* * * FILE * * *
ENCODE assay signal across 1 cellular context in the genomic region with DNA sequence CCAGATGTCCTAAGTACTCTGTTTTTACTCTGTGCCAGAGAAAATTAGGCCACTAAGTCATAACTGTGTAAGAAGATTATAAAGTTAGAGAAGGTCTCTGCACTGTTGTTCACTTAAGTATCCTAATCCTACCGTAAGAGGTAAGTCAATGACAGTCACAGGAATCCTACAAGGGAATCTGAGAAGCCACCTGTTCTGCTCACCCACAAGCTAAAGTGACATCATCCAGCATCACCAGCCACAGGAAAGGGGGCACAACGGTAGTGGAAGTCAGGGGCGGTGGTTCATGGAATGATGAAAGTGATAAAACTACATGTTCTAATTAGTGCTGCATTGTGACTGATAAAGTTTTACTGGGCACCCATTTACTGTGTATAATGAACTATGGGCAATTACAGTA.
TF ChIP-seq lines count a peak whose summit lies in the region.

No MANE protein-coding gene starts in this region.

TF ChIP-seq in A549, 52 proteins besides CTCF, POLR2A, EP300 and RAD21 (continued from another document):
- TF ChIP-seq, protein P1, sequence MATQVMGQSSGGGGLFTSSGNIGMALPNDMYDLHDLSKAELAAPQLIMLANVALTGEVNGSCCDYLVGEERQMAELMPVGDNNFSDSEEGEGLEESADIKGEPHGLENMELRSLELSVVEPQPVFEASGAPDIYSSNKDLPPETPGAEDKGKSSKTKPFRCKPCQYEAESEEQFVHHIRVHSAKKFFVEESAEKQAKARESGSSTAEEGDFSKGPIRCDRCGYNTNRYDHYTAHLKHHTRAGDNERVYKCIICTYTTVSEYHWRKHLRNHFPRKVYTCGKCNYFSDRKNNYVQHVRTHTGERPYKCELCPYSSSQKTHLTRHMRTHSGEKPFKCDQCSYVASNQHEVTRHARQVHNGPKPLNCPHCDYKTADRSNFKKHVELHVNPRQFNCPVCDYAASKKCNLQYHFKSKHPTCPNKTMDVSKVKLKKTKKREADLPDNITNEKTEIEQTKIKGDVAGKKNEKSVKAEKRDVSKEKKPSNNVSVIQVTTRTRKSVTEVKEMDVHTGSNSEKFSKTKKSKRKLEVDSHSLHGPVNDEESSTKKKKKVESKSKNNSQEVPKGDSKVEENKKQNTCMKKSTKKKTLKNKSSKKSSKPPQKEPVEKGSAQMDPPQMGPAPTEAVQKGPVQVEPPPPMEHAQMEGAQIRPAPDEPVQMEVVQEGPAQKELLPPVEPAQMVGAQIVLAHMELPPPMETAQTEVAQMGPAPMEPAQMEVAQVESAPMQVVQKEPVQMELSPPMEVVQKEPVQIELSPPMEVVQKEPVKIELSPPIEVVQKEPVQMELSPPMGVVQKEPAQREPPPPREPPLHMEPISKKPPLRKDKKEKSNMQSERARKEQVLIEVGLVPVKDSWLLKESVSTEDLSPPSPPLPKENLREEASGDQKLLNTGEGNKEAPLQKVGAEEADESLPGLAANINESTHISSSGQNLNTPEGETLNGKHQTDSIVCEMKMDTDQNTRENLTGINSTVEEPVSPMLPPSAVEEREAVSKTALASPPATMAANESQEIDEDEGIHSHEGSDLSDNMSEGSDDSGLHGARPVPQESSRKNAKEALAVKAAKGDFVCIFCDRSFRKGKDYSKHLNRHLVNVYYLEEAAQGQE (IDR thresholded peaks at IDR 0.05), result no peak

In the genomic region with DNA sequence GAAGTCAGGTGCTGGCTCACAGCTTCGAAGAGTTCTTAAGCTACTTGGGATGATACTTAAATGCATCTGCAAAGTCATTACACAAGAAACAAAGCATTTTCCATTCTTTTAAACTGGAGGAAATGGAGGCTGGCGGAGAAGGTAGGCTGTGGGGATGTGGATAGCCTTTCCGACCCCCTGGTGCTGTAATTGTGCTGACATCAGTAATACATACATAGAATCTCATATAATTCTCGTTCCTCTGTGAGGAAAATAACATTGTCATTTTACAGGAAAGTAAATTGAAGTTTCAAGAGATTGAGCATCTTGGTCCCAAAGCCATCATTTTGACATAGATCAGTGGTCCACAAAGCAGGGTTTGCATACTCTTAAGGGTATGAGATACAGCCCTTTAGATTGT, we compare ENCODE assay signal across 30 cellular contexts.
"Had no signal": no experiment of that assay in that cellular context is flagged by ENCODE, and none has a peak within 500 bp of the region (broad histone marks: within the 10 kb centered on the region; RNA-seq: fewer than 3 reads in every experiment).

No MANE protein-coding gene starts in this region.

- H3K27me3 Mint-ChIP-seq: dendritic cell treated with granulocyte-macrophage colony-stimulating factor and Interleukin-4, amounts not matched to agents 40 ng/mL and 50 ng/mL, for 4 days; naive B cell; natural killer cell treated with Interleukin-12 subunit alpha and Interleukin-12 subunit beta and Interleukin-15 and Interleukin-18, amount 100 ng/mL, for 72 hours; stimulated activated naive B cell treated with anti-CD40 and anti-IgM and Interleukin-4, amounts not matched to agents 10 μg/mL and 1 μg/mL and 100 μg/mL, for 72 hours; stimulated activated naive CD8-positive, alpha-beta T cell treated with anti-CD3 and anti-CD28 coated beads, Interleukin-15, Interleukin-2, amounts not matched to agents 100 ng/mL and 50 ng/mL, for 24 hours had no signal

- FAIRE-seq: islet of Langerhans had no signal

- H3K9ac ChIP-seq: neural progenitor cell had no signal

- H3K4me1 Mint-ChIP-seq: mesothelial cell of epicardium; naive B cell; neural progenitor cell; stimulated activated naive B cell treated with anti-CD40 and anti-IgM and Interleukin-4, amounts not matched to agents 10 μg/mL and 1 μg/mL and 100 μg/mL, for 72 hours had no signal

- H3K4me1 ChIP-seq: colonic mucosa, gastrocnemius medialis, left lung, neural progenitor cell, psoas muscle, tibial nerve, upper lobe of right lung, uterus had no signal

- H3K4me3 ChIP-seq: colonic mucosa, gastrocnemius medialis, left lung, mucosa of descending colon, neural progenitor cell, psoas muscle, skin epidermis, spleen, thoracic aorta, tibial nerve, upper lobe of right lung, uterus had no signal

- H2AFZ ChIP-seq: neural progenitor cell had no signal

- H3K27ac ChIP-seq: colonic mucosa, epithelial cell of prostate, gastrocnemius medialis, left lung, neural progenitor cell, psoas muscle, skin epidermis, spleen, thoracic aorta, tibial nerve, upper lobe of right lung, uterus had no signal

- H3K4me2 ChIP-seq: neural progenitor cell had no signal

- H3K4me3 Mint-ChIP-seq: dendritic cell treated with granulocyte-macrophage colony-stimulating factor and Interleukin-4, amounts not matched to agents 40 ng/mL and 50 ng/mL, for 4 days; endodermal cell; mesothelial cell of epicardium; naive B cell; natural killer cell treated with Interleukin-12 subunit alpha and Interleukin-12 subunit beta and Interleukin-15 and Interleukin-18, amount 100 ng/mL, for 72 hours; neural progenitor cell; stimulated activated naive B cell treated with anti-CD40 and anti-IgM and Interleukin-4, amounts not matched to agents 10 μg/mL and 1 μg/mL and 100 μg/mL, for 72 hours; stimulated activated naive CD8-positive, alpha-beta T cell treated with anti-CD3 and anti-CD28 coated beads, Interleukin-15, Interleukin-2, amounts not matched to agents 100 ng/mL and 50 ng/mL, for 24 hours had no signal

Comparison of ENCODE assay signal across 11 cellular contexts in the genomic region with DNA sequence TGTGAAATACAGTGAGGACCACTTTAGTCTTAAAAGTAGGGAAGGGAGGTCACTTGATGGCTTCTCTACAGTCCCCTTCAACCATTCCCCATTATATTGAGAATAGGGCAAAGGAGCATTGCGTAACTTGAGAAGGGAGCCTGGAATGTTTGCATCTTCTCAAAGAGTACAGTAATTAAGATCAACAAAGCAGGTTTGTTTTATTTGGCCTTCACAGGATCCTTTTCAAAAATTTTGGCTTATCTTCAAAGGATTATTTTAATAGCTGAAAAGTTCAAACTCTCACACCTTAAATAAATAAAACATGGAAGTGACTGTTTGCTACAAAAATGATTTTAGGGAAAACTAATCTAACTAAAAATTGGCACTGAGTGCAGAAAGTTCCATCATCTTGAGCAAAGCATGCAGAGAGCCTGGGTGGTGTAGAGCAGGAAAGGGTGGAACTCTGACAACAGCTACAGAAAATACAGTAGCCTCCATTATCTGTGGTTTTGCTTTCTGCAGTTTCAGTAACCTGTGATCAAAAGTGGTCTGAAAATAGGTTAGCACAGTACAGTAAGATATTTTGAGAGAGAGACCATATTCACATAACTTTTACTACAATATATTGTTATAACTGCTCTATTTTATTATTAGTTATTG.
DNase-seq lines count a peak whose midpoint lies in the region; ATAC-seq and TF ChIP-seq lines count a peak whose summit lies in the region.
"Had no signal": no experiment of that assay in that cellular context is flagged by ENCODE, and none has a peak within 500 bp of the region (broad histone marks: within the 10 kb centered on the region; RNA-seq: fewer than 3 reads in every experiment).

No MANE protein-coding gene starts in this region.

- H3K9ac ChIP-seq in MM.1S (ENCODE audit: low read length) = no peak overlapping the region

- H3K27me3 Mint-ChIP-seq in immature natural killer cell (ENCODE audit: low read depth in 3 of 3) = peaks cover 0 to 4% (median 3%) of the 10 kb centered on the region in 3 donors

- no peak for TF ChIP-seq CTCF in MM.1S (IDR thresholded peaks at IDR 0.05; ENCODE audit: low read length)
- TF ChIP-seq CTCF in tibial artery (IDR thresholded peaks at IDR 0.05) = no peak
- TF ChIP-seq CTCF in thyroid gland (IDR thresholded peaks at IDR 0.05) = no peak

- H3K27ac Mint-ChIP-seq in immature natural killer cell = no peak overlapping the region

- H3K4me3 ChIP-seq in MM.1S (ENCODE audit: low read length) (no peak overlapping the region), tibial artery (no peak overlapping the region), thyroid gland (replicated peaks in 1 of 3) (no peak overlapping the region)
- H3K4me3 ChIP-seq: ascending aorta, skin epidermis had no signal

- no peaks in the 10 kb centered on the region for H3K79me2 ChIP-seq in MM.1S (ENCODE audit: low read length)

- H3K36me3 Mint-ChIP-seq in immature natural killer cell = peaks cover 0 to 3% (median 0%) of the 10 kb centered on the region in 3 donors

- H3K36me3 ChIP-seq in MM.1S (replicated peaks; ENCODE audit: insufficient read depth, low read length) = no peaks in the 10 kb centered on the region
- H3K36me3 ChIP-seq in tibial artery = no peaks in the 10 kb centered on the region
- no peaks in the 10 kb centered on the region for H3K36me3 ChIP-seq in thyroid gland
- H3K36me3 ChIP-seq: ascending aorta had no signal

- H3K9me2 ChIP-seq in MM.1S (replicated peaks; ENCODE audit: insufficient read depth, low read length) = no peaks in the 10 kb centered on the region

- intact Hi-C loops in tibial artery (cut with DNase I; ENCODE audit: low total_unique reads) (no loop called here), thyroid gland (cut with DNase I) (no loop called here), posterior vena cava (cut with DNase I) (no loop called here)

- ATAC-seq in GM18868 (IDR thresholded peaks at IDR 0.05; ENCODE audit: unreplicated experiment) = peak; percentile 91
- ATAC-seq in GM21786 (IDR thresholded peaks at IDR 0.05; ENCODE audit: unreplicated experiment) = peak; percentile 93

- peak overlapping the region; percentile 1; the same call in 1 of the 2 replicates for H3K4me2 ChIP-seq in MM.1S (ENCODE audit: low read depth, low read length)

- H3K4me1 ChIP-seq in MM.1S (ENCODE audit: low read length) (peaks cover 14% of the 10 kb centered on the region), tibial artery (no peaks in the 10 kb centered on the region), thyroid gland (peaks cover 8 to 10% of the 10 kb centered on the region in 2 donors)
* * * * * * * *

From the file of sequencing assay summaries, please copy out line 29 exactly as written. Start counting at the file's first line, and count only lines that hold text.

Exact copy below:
- H3K4me3 ChIP-seq in MM.1S (ENCODE audit: low read length) (no peak overlapping the region), tibial artery (no peak overlapping the region), thyroid gland (replicated peaks in 1 of 3) (no peak overlapping the region)